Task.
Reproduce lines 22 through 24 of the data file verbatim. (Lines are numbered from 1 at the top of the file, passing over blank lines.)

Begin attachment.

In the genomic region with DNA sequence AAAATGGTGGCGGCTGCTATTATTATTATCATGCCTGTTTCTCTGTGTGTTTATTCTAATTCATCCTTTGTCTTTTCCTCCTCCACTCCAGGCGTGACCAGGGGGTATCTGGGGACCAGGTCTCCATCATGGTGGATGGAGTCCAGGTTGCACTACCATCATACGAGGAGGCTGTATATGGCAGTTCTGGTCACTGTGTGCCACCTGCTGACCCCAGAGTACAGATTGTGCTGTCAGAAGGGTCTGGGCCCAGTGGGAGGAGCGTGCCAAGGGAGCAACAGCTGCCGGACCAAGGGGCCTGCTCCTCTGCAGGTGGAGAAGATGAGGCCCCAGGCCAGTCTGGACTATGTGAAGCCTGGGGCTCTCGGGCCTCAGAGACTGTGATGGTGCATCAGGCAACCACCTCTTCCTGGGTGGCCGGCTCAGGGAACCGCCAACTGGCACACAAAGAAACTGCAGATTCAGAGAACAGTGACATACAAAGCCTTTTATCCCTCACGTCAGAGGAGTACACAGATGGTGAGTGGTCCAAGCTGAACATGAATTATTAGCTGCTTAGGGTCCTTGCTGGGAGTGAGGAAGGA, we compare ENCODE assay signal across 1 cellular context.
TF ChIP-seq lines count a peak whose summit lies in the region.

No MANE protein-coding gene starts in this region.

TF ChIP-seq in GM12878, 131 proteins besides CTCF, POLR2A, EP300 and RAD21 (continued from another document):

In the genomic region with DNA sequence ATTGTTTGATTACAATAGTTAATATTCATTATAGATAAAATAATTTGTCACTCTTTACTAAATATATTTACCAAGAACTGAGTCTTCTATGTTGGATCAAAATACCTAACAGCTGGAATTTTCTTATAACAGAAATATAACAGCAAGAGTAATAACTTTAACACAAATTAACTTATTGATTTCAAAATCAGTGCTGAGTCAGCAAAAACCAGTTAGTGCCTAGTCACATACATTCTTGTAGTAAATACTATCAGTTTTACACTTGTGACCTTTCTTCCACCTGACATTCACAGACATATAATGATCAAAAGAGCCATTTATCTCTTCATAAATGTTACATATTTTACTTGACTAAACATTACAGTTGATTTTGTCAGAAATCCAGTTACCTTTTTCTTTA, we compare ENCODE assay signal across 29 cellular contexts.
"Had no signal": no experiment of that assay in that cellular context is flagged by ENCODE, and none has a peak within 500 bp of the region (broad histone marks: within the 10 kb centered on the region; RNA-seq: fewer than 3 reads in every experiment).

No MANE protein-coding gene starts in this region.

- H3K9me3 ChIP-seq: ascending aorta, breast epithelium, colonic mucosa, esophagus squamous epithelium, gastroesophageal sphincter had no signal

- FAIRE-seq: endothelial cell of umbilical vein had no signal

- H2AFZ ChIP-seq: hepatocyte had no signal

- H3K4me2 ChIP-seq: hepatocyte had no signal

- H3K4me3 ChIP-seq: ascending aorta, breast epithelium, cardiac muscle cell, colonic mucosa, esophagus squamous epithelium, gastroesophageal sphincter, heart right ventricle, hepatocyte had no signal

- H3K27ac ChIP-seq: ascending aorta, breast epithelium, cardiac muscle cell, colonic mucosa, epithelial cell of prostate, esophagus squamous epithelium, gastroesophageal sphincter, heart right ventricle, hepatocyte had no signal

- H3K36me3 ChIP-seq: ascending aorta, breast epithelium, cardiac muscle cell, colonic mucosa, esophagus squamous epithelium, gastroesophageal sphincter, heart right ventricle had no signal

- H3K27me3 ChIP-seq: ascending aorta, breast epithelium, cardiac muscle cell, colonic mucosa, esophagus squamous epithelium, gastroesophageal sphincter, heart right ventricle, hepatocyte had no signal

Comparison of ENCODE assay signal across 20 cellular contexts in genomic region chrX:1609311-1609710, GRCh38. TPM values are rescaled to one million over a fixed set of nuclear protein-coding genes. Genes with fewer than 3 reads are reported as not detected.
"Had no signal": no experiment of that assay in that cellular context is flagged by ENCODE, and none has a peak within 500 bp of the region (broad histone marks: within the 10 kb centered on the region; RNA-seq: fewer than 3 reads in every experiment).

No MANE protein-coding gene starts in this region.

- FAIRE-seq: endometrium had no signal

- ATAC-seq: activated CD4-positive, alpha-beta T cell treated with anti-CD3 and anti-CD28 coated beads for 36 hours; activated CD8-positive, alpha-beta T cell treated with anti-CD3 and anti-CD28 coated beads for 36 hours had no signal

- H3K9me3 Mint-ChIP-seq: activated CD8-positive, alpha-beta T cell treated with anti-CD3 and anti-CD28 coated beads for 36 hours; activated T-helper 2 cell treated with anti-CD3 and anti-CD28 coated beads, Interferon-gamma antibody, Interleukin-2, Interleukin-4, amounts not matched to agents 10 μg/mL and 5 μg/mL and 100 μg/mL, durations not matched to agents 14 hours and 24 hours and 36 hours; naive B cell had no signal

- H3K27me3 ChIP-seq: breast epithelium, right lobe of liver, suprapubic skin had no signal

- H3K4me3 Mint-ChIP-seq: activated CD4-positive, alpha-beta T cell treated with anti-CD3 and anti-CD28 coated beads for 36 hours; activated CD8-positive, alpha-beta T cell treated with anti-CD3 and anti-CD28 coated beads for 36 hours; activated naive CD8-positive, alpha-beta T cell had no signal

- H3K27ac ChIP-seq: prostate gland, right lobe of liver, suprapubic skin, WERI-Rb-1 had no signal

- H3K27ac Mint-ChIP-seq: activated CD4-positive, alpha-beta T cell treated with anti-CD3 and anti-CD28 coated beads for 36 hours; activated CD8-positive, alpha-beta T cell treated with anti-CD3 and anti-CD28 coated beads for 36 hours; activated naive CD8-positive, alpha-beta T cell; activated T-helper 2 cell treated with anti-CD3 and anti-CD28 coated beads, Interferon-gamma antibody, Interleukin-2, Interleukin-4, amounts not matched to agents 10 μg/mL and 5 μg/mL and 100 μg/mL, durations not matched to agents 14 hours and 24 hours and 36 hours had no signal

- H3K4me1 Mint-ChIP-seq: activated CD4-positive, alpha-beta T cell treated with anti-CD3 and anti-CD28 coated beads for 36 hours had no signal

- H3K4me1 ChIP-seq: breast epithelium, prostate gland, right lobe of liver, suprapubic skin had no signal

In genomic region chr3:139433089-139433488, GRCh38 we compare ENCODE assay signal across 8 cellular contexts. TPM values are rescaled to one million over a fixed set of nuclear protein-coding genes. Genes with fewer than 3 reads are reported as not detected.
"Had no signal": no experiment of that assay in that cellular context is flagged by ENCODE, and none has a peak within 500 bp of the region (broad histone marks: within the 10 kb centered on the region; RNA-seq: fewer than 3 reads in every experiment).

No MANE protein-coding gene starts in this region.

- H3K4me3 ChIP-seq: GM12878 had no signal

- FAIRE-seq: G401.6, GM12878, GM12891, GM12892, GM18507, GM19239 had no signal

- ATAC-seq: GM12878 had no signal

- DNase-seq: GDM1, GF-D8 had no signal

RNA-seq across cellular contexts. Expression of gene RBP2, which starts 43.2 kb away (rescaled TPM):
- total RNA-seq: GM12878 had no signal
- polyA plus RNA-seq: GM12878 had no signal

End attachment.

- H3K27me3 ChIP-seq: breast epithelium, right lobe of liver, suprapubic skin had no signal

- H3K4me3 Mint-ChIP-seq: activated CD4-positive, alpha-beta T cell treated with anti-CD3 and anti-CD28 coated beads for 36 hours; activated CD8-positive, alpha-beta T cell treated with anti-CD3 and anti-CD28 coated beads for 36 hours; activated naive CD8-positive, alpha-beta T cell had no signal

- H3K27ac ChIP-seq: prostate gland, right lobe of liver, suprapubic skin, WERI-Rb-1 had no signal